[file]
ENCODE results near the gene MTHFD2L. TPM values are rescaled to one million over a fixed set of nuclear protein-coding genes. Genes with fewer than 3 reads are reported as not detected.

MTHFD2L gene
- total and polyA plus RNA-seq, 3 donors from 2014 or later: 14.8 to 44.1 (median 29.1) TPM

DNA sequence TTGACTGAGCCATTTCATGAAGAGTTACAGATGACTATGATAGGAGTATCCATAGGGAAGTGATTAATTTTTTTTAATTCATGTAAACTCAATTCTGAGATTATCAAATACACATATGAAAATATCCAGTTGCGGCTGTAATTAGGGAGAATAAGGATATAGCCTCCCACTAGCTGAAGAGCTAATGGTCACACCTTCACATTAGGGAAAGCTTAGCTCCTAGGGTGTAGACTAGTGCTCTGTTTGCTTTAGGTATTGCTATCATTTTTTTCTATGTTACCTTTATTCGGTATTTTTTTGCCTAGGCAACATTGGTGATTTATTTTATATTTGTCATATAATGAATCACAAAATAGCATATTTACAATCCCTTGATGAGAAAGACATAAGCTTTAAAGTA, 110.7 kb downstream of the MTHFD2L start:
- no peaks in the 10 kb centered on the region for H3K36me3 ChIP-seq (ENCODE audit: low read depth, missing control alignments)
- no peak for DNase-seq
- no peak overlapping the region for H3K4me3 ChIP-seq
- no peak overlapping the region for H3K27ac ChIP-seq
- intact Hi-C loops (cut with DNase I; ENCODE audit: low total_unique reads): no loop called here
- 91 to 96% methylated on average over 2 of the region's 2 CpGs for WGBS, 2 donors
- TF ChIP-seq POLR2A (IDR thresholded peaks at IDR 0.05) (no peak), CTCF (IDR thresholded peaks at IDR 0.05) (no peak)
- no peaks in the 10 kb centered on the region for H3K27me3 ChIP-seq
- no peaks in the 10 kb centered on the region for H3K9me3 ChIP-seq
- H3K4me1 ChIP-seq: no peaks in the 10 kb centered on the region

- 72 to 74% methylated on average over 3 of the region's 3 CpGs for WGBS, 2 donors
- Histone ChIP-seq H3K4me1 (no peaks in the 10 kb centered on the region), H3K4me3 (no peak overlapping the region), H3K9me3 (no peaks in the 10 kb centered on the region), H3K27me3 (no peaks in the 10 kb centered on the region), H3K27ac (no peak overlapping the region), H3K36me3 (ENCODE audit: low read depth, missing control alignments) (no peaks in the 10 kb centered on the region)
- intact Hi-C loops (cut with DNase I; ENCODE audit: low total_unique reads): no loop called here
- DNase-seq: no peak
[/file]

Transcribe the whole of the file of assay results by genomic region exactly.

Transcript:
ENCODE results near the gene MTHFD2L. TPM values are rescaled to one million over a fixed set of nuclear protein-coding genes. Genes with fewer than 3 reads are reported as not detected.

MTHFD2L gene
- total and polyA plus RNA-seq, 3 donors from 2014 or later: 14.8 to 44.1 (median 29.1) TPM

DNA sequence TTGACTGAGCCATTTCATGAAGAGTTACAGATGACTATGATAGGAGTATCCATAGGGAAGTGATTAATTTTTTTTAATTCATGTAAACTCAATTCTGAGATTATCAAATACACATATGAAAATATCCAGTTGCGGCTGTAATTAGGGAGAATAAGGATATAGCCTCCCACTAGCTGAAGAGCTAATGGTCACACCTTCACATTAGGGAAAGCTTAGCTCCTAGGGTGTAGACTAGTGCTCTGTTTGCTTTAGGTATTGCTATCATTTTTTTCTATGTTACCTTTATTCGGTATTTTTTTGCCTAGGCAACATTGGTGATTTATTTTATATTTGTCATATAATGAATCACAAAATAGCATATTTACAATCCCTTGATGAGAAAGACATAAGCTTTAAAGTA, 110.7 kb downstream of the MTHFD2L start:
- no peaks in the 10 kb centered on the region for H3K36me3 ChIP-seq (ENCODE audit: low read depth, missing control alignments)
- no peak for DNase-seq
- no peak overlapping the region for H3K4me3 ChIP-seq
- no peak overlapping the region for H3K27ac ChIP-seq
- intact Hi-C loops (cut with DNase I; ENCODE audit: low total_unique reads): no loop called here
- 91 to 96% methylated on average over 2 of the region's 2 CpGs for WGBS, 2 donors
- TF ChIP-seq POLR2A (IDR thresholded peaks at IDR 0.05) (no peak), CTCF (IDR thresholded peaks at IDR 0.05) (no peak)
- no peaks in the 10 kb centered on the region for H3K27me3 ChIP-seq
- no peaks in the 10 kb centered on the region for H3K9me3 ChIP-seq
- H3K4me1 ChIP-seq: no peaks in the 10 kb centered on the region

- 72 to 74% methylated on average over 3 of the region's 3 CpGs for WGBS, 2 donors
- Histone ChIP-seq H3K4me1 (no peaks in the 10 kb centered on the region), H3K4me3 (no peak overlapping the region), H3K9me3 (no peaks in the 10 kb centered on the region), H3K27me3 (no peaks in the 10 kb centered on the region), H3K27ac (no peak overlapping the region), H3K36me3 (ENCODE audit: low read depth, missing control alignments) (no peaks in the 10 kb centered on the region)
- intact Hi-C loops (cut with DNase I; ENCODE audit: low total_unique reads): no loop called here
- DNase-seq: no peak